Starting left guard Justin Pugh played his first two years as a right tackle for the New York Giants and could be another option, allowing Cole to slide in his regular role.

Or the Cardinals could roll with rookie seventh-round pick Josh Miles, or Justin Murray or Toth — they have only a week of preparation. Toth graduated two years ago from Army but didn’t play football last year. Murray has only two games of experience.

“I think picking up (Justin) Murray and (Brett) Toth, two guys we targeted and brought them in, they’ve picked it up quick,” Kingsbury said of the waiver-wire additions. “You know, if Marcus isn’t able to go, we’ll shuffle some bodies around, but we feel good about where we’re at there.”

Whichever replacement is in, Arizona faces a big task against a Lions from that includes 350-pound tackle Damon “Snacks” Harrison, 330-pound A’Shawn Robinson and ends Trey Flowers and Romeo Okwara, who each had 7.5 sacks last year.

“They got big boys across the front,” Cardinals center A.Q. Shipley said. “They got a lot of beef up front, they have a lot of talent up front.”

Personnel groupings and WR rotation

(Photo by Stephen Maturen/Getty Images)

Finally, we get to find out how the Cardinals use their personnel.

Training camp’s open practices showed the intricacies of Kingsbury’s offense that stayed off the field in the preseason games, but it’s still hard to judge how often they will use certain personnel groupings.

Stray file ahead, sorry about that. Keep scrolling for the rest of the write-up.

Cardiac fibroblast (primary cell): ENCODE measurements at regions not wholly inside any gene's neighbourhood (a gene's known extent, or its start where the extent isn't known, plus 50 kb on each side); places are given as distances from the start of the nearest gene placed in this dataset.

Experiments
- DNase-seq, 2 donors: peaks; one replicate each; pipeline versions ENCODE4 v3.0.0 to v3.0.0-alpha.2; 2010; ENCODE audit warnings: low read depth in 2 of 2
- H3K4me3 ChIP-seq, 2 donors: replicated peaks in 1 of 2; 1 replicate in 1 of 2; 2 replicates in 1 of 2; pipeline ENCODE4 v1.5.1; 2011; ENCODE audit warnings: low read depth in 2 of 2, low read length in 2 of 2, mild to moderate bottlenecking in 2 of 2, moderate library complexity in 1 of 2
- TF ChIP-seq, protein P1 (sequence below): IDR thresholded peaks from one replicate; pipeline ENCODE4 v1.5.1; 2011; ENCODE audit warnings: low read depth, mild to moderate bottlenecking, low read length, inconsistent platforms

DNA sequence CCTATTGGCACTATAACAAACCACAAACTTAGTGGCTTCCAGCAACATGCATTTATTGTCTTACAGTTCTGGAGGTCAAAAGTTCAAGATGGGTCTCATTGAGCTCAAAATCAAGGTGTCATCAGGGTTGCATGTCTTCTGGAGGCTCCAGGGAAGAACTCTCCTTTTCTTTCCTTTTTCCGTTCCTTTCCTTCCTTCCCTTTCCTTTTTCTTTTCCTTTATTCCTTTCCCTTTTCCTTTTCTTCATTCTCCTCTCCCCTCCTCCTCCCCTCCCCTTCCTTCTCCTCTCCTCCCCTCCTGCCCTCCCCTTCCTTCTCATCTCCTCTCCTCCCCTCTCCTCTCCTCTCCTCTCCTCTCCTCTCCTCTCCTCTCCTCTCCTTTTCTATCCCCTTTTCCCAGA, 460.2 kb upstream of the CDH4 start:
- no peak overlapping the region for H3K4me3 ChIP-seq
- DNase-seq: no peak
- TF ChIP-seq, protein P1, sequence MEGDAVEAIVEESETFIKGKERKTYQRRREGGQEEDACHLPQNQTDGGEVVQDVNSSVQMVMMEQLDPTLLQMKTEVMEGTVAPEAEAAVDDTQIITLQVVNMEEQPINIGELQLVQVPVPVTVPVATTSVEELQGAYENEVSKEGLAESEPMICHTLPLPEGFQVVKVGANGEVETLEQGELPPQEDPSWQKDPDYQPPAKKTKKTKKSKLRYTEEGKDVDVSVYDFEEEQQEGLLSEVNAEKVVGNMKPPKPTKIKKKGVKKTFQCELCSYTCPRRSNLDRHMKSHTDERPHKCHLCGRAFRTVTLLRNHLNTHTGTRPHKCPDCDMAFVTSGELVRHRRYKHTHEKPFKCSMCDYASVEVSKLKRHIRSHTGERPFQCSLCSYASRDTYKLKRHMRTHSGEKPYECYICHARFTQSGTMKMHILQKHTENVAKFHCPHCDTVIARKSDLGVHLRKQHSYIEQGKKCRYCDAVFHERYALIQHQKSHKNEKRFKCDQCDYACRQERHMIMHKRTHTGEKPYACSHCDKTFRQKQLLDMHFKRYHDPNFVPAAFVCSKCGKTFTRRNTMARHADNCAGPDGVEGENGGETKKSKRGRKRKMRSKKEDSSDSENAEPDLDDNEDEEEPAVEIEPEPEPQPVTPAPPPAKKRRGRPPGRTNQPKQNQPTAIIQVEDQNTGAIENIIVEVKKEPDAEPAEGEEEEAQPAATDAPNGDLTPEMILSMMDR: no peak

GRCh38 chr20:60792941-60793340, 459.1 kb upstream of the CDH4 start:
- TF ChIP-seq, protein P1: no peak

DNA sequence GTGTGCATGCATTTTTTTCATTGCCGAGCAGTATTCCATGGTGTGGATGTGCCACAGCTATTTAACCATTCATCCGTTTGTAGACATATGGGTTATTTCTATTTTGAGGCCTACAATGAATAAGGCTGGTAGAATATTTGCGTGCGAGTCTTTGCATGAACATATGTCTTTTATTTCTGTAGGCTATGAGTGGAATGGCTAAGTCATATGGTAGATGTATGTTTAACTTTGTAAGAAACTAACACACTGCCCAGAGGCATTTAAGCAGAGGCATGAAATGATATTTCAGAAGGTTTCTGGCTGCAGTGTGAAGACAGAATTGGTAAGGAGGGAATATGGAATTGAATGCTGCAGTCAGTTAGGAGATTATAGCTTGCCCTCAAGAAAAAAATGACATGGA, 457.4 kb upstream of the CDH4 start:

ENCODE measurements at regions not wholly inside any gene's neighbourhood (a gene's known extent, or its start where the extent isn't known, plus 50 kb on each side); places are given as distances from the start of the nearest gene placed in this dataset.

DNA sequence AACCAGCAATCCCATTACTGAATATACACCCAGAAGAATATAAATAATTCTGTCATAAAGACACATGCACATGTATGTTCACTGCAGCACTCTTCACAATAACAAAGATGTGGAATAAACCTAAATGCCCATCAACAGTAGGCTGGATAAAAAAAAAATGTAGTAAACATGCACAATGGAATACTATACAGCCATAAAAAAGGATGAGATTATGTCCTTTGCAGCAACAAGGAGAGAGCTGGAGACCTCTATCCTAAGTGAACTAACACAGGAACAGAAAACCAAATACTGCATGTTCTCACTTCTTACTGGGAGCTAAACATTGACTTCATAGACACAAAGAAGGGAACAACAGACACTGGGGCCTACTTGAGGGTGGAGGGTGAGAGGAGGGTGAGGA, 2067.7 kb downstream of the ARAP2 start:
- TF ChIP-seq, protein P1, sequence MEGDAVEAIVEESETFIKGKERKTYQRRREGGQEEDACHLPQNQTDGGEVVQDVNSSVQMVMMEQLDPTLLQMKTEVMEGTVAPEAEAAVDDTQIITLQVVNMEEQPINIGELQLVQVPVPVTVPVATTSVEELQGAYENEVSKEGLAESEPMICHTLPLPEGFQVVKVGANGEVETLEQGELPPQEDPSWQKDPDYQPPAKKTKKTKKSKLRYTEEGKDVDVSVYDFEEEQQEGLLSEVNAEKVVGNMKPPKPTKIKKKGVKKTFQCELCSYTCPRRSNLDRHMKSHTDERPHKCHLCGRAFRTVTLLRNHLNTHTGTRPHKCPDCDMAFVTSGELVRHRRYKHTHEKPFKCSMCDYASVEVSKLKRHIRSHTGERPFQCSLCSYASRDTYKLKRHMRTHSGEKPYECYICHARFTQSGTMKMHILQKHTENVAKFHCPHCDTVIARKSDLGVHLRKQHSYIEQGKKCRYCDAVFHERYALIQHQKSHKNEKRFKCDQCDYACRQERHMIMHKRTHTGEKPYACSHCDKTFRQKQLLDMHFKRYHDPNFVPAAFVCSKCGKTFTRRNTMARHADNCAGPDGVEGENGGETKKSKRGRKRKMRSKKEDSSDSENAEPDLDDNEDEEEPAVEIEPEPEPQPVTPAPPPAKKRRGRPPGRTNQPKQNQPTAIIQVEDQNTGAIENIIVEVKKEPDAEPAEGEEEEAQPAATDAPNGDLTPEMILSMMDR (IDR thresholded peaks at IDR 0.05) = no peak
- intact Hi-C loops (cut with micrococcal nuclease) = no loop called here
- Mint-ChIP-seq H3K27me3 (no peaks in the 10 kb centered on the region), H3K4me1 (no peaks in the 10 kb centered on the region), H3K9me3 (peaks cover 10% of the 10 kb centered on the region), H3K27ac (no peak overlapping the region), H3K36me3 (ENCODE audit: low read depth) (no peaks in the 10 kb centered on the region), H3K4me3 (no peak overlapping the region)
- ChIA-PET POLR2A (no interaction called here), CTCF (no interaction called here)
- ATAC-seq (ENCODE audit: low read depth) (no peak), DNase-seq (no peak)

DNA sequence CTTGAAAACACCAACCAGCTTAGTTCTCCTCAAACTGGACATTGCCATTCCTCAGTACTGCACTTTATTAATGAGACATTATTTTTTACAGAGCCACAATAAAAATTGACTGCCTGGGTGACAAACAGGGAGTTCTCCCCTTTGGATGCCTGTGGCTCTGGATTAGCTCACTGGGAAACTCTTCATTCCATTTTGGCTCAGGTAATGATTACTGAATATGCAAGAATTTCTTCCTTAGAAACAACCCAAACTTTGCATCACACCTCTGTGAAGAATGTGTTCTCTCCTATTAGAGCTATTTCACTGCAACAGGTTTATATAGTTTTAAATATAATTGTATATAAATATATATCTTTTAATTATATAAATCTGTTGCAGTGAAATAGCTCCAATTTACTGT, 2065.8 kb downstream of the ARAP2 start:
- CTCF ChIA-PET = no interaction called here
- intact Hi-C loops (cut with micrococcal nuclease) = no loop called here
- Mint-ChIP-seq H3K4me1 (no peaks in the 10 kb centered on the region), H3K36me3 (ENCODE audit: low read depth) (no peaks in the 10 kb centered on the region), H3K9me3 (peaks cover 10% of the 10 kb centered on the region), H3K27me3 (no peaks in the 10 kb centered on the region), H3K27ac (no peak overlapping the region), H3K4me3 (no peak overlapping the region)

If the 53-man roster said anything, it’s that receivers will be shuffled in and out quite a bit.

Four-receiver sets with one back and no tight ends (10 personnel) could be used often.

Expect Christian Kirk and Larry Fitzgerald to get their snaps. After that, there is mystery.

Will veteran Michael Crabtree, a late offseason addition, see the field often?

Who else does Kingsbury trust? KeeSean Johnson stood out over his rookie counterparts, Trent Sherfield was one of the most consistent players in camp, while Damiere Byrd quietly fought his way onto the roster.

Arizona general manager Steve Keim spoke highly of Byrd progression over the last two Friday’s while joining Doug & Wolf for his weekly radio appearance on 98.7 FM.

“It’s been a long process,” Byrd said Friday. “Learning to be critical of everything out there I’m doing, every route, learning to break down each route into a different segment and then being able to piece all of those together to look like a finished product.

“I think I’m more consistent. I think now I’m lining up with a plan and a decision pre-made and not reacting off the defense. I’m able to dictate the tempo.”

A tall test for the corners

(Photo by Christian Petersen/Getty Images)

Arizona carries four cornerbacks into the Lions game. Only one, 31-year-old Tramaine Brock Sr., has extended NFL experience.

Brock, rookie Byron Murphy and second-year pro Chris Jones will all play in nickel packages, and they face an athletically talented set of receivers in Week 1.

Kenny Golladay might be the biggest challenge. The 1,063-yard receiver from last year stands 6-foot-4 and weighs 214 pounds.

Detroit also features the 6-foot-2 Marvin Jones Jr., who tallied 508 receiving yards in 2018, and Danny Amendola, the Texas Tech product and shifty slot receiver who had 575 yards receiving for the Miami Dolphins a year ago.